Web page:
It is important to note the supposed Alita Army behind the Alita Challenge are not supporting Battle Angel because they liked the movie, or its source material. They're doing it to attack Captain Marvel. If someone happened to end up enjoying Alita: Battle Angel as a result, that's well and good, but the challenge was never aimed at supporting the film on its own merits.
The irony behind the primarily far-right campaign to "support" Battle Angel is that Alita's politics are far more left-leaning than even Captain Marvel's. The film overtly criticizes capitalist systems in which the 1 percent literally turns the poor into a commodity for consumption. The film features a diverse cast of characters; the villain is a white man who enslaves poor minorities on a psychic level.
As for Alita herself, actress Rosa Salazar is just as outspoken about social justice as Larson is. She has been critical of President Trump's calls for a Mexican border wall and is passionate about the necessity of diverse casting. Ironically, the Alita Challenge pushed several left-leaning ideas forward in an attempt to "own the libs."
Alita: Battle Angel grossed $404.9 million worldwide, while Captain Marvel earned $1.128 billion. The Alita Challenge had little detectable impact on Alita's box office -- or Captain Marvel's, for that matter.
But Why Now?
Alita: Battle Angel was released on home media in mid-July. Since then, the Alita Army has continued to push an agenda against Captain Marvel. But they've had help.
An article last month in the U.K. newspaper the Independent by writer Adam White drew criticism for pointing out that a large portion of Alita's fanbase was merely the Alita Challenge supporters attempting to use the film against left-leaning Hollywood. However, White also wrote:
The alt-right make up a not insignificant proportion of Alita’s fanbase, and they are encouraged not to speak to '"fake news" outlets about their love for the film. While others insist that a smear campaign funded by Disney to diminish its chances at award shows and earn middling reviews from critics has prevented the film from becoming the earth-shattering smash it should have been. And it’s a murky puddle of conspiracy and hysteria that hasn’t just made #AlitaArmy the most unexpected community of individuals on the internet, but representative of the internet as a whole.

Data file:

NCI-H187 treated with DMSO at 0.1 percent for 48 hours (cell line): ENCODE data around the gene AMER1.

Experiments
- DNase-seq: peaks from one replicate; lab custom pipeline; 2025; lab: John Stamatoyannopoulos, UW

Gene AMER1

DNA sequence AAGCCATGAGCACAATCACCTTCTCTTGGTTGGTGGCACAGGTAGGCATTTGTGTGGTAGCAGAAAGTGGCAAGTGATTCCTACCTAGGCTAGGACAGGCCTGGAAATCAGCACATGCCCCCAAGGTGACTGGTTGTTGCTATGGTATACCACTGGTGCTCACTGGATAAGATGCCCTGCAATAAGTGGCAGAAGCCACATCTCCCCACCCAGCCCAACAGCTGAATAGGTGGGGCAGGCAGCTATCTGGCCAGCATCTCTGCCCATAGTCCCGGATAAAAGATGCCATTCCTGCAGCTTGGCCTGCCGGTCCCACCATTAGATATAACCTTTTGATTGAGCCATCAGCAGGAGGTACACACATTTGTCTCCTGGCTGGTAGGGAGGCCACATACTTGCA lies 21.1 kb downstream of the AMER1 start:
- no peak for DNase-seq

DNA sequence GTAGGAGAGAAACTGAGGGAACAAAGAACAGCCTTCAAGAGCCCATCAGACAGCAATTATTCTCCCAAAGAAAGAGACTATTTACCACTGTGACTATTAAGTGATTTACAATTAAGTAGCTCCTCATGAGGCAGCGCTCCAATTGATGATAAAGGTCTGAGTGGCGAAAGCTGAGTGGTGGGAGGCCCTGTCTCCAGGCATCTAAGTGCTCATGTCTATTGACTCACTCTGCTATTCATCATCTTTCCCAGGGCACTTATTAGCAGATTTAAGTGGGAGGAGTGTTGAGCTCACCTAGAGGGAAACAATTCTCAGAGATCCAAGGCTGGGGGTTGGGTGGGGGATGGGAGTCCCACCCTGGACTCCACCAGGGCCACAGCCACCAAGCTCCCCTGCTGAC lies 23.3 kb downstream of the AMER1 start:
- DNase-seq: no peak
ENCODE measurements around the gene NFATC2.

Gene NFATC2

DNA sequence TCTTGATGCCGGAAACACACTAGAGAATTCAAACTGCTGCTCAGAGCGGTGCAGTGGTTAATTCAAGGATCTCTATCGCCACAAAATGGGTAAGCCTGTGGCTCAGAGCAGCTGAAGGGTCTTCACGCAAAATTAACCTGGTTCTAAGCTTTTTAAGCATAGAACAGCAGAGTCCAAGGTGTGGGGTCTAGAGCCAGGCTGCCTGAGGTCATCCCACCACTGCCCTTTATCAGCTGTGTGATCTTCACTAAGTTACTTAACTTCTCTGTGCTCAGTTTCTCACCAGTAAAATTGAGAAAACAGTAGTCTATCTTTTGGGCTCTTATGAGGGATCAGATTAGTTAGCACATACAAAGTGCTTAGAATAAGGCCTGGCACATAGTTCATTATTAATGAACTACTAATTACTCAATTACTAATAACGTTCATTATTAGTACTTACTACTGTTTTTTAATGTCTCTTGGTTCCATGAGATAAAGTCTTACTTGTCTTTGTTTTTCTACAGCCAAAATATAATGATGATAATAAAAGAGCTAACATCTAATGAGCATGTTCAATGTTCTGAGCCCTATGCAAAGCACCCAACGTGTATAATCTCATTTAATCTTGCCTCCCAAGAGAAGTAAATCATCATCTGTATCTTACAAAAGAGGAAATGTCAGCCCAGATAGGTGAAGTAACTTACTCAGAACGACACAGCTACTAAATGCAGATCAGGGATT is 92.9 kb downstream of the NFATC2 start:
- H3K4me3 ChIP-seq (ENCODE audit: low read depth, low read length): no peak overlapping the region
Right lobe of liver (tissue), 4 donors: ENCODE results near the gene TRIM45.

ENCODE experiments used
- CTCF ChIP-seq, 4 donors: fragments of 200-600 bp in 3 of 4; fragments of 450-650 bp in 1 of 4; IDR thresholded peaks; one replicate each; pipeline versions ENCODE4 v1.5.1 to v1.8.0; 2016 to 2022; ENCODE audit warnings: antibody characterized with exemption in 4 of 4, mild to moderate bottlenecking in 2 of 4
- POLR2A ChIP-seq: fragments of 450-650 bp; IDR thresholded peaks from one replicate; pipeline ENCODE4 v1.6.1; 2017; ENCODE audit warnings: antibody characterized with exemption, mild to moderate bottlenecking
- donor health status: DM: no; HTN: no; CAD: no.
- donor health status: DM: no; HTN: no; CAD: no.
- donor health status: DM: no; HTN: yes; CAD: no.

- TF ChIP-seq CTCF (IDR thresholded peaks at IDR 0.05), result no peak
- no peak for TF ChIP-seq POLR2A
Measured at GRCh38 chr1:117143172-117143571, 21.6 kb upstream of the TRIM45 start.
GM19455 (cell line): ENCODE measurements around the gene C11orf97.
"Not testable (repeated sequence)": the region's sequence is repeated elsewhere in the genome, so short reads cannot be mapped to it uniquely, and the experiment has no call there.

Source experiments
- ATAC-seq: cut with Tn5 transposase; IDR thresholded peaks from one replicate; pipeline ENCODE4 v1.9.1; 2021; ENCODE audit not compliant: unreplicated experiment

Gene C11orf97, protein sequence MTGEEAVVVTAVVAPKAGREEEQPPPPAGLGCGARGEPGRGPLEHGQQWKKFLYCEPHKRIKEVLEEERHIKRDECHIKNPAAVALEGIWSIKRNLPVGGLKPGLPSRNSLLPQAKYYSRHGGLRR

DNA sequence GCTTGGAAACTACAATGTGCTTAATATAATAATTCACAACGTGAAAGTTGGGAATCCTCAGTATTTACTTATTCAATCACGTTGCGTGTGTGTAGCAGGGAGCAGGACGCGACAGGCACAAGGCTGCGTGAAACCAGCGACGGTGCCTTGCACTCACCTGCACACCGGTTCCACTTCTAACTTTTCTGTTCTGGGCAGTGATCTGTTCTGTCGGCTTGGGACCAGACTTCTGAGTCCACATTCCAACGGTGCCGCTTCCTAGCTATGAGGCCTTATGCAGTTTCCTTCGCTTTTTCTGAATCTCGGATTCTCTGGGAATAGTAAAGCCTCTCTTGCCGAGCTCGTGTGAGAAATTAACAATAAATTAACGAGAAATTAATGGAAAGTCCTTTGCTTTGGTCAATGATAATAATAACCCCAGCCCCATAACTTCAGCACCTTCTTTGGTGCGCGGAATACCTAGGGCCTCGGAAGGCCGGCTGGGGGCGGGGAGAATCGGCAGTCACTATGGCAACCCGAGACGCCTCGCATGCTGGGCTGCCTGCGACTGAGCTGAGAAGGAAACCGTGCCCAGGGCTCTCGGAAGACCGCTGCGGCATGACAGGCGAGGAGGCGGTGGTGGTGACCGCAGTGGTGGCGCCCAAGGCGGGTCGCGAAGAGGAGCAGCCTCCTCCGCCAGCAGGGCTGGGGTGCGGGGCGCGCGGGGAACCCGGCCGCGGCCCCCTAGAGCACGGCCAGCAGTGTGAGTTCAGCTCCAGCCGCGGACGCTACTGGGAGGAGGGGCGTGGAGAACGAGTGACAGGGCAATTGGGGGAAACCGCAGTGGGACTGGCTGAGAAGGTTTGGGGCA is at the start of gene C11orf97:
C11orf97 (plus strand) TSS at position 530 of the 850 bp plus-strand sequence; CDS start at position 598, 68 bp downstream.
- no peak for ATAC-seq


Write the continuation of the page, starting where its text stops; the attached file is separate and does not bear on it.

That passage drew multiple reactions. Yes, fringe conspiracies had spread surrounding Alita: Battle Angel's underperformance, but the article helped to push them to mainstream attention. That Alita tracked poorly for months leading up to its release was irrelevant to these theorists, as was the fact that Disney, who had acquired Fox, would be cutting into its own profits by sabotaging Alita.
The bigger problem, however, was that White blamed the film for the toxic alt-right fans who joined after the Alita Challenge. The Alita Challenge had little to do with Alita: Battle Angel. It was always about people hating on Captain Marvel.
I wanted to do this for a while.— hincap00 (@hincanimaciones) August 4, 2019
Tenia ganas de hacer esto desde hace tiempo pic.twitter.com/8FMluYkFbx
However, that again resulted in anti-Captain Marvel Alita Challenge nonsense, with several viral tweets pushing that Alita was the sole film that could stop Larson and the social justice warriors of Marvel.
If there's a victim in this story, it's Alita: Battle Angel. The overtly aggressive alt-right fanbase have garnered the film few actual fans. The supposed Alita Army is comprised of two real factions: these faux fans, and people who genuinely enjoyed the film and would long to see the story continue, despite its mediocre box office.
Hopefully, a sequel can be produced, and give Alita, and its fans a second chance.